Henry Kamen's The Spanish Inquisition is an amazing experience. It is a highly detailed, supremely scholarly and ultimately enlightening account of an historical phenomenon whose identity and reputation have become iconic. So much has been written about it, so many words have been spoken that one might think that there is not too much new to be learned. But this is precisely where Kamen's book really comes into its own, for it reveals the popular understanding of the Inquisition as little more than myth.
He explodes the notion that the busy-bodies of inquisitors had their nose in everyone's business. It was actually quite a rare event for someone to be called before it. And in addition, if you lived away from a small number of population centres, the chances were that that you would hardly even have known of its existence.
Also exploded is the myth of large numbers of heretics being burned at the stake. Yes, it happened, but in nowhere near the numbers that popular misconceptions might claim. Indeed, the more common practice was to burn the convicted in effigy, since the accused had fled sometimes years before the judgment, or they might have died in prison while waiting for the case to reach its conclusion. The intention is not to suggest that the inquisition's methods were anything but brutal, but merely to point out that perceptions of how commonly they were applied are often false.
Henry Kamen skilfully describes how the focus of interest changed over the years. Initially the main targets were conversos, converts to Christianity, families that were once Jewish or Muslim who converted to Christianity during the decades that preceded the completion in 1492 of Ferdinand and Isabella's reconquest. Protestants were targeted occasionally in the following centuries, but it was the families of former Jews that remained the prime target, sometimes being subjected to enquiry several generations after their adoption of their new faith. A focus on converts to Christianity gave rise to a distinction between Old and New Christianity, an adherent of the former being able to demonstrate no evidence of there having been other faiths in the family history.
What consistently runs through arguments surrounding Old and New Christianity, a distinction that was also described as pure blood versus impure blood, is that at its heart this apparent assertion of religious conformity was no more than raw xenophobia and racism. Henry Kamen makes a lot of the contradiction here, since Spain at the time was the most "international" of nations, having already secured an extensive empire and sent educated and wealthy Spaniards overseas to administer it. In addition, of course, Spain was emerging from a long period when Muslims, Jews and Christians lived competitively, perhaps, but also peacefully under Moorish rule. It is worth reminding oneself regularly that the desire and requirement for religious conformity during the reconquest was imposed from above.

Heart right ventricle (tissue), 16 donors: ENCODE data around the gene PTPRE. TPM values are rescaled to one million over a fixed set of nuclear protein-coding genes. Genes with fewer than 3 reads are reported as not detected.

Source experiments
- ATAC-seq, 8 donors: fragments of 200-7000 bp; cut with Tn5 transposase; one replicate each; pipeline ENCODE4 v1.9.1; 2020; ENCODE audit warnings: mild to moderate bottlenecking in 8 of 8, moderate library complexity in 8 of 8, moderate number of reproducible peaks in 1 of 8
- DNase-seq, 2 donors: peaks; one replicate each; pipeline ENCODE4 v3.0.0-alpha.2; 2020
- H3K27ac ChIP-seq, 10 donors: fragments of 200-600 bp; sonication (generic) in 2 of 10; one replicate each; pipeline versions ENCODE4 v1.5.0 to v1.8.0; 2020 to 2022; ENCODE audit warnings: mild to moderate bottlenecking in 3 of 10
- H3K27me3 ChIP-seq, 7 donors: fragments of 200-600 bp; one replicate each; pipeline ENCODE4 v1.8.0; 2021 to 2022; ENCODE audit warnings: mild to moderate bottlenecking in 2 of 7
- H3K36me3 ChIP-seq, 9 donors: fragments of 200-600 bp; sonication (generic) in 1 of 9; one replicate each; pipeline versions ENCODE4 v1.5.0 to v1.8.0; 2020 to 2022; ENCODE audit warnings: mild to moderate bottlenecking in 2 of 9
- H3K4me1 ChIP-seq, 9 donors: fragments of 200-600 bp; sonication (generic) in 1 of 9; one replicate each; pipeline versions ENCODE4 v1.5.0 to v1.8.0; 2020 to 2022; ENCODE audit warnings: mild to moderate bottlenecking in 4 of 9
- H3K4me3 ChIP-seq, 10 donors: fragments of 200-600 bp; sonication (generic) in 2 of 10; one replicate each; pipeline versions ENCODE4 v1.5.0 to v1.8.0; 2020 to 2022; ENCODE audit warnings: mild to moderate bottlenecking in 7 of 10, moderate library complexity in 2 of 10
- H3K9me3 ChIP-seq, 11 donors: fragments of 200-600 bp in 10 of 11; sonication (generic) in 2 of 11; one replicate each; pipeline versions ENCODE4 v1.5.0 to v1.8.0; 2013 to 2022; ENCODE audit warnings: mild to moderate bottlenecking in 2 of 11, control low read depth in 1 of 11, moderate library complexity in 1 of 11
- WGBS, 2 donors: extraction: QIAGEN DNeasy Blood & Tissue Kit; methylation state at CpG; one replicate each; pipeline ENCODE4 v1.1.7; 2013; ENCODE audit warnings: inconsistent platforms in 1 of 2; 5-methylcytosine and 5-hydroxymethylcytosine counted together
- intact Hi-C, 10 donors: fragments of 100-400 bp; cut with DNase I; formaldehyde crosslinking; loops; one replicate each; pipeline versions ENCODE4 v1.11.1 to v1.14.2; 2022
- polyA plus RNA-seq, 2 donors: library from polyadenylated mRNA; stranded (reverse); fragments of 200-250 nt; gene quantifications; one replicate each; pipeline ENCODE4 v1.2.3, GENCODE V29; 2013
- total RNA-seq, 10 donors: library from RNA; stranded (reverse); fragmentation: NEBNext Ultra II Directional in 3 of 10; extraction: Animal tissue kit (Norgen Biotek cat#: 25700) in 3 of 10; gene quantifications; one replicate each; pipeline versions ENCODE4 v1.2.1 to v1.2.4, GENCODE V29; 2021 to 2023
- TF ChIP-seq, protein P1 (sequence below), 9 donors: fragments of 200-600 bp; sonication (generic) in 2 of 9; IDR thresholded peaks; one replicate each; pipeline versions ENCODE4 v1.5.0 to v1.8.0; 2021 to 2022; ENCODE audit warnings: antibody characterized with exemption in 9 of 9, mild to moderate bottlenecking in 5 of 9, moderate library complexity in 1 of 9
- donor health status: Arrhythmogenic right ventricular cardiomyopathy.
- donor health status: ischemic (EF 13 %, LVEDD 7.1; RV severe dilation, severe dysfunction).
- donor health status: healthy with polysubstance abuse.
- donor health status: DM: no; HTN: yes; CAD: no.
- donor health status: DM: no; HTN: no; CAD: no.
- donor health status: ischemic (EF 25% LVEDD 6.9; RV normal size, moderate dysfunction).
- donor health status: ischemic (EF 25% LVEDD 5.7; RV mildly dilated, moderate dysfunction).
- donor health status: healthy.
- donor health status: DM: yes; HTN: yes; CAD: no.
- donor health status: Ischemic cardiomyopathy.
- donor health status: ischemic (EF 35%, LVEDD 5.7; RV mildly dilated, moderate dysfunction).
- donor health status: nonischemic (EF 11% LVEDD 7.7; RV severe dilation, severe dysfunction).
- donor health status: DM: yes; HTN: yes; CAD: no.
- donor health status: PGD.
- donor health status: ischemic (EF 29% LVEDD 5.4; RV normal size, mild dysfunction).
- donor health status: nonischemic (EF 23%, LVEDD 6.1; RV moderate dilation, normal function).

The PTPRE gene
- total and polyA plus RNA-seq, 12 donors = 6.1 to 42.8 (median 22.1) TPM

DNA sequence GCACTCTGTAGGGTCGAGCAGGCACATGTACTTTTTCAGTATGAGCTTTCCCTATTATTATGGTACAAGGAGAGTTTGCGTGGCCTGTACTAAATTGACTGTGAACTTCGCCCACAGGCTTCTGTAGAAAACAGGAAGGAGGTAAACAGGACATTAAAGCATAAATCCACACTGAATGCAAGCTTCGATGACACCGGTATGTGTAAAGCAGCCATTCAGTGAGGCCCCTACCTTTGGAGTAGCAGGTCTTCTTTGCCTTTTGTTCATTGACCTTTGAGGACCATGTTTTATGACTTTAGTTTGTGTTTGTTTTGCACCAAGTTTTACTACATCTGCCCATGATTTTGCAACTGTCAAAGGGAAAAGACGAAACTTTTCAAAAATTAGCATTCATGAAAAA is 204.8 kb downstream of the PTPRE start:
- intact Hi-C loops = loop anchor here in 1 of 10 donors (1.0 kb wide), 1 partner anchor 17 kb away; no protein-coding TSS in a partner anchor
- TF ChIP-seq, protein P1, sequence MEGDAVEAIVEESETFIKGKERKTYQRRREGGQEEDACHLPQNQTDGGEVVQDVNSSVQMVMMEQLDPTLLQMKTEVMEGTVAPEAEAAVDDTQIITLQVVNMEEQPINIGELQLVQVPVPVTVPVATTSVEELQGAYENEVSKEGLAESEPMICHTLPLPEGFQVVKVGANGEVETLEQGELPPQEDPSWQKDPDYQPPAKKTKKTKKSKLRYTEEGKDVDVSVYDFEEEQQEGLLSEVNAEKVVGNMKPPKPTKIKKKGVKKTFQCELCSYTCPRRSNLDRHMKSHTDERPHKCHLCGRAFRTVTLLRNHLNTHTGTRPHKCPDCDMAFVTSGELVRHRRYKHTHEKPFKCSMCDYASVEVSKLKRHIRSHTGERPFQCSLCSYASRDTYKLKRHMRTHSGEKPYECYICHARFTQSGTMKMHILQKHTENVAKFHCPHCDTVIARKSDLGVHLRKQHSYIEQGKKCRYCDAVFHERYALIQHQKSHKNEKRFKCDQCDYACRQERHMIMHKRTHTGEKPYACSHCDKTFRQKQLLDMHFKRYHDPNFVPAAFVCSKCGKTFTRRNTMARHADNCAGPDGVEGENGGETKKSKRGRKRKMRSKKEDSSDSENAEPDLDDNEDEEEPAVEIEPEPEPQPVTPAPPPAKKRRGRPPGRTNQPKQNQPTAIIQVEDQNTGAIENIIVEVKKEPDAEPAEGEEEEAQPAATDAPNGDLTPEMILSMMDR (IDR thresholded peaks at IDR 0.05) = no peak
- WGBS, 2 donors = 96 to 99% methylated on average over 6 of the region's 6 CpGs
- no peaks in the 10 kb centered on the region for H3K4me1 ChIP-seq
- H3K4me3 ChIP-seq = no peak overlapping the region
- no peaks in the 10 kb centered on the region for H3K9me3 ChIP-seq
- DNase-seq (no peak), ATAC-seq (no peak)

Completing Henry Kamen's The Spanish Inquisition prompts the reader to reflect on which other major historical reputations might be based on reconstructed myth. One is also prompted to speculate on the future of an increasingly integrated Europe, a continent forcibly divided for half a century where xenophobia and religious intolerance might be closer to the surface than most of us would want to admit.
In my History A Level course of many years ago the 'Golden Age" of Spain did not enjoy a good press. From the perspective of the very angloc-centric view of history that was served to us, the Spanish along with 'Bloody Mary' threatened to plunge England back into medieval darkness and were of course the unrepentant villains of the Armada, from which we were rescued by 'Good Queen Bess'. Beyond Britain the arrival and efficient use of the printing press in the Protestant Northern Europe of this time, ensured that the 'Black Legend' was shared by all right thinking people. Within this received view it was hardly surprising that the dark deeds of the Spanish Inquisition only served to confirm all our worst fears, as was made iconically clear for a whole generation by the Monty Python team.
But History is surely interesting precisely because time moves on and we are eventually forced to take a longer view. Henry Kamen needs little introduction as one of the great scholars of Spanish history. The history of the Catholic Church in Spain is still painfully intertwined with recent history , so it is good that it is an outsider who approaches this difficult subject. This is revisionist history but is not an attempt at whitewash. It would be difficult to claim too positive a re-reading of the Inquisition, and he does not in my opinion try to seduce us with this. What Kamen does seek to do is to set his subject in the context of the excessive religiously inspired violence going on at this time throughout Europe in both Catholic and Protestant countries. Nowhere is this a pretty picture. The study does not just deal with punishment. It sets the Inquisition in the political picture of the time, the perceived risks of the Reformation, the impact it made on humanism and science in the Peninsular and its relation to ordinary people. It was of value to me to understand better the procedures of the Inquisition and to realise that death sentences were not the automatic outcome presented by popular prejudice.
Why then only four stars? This is no comment on the clarity of the research or its presentation but rather a warning that the average reader may find too much detail. For the specialist in this field I would however have no hesitation in recommending this excellent book.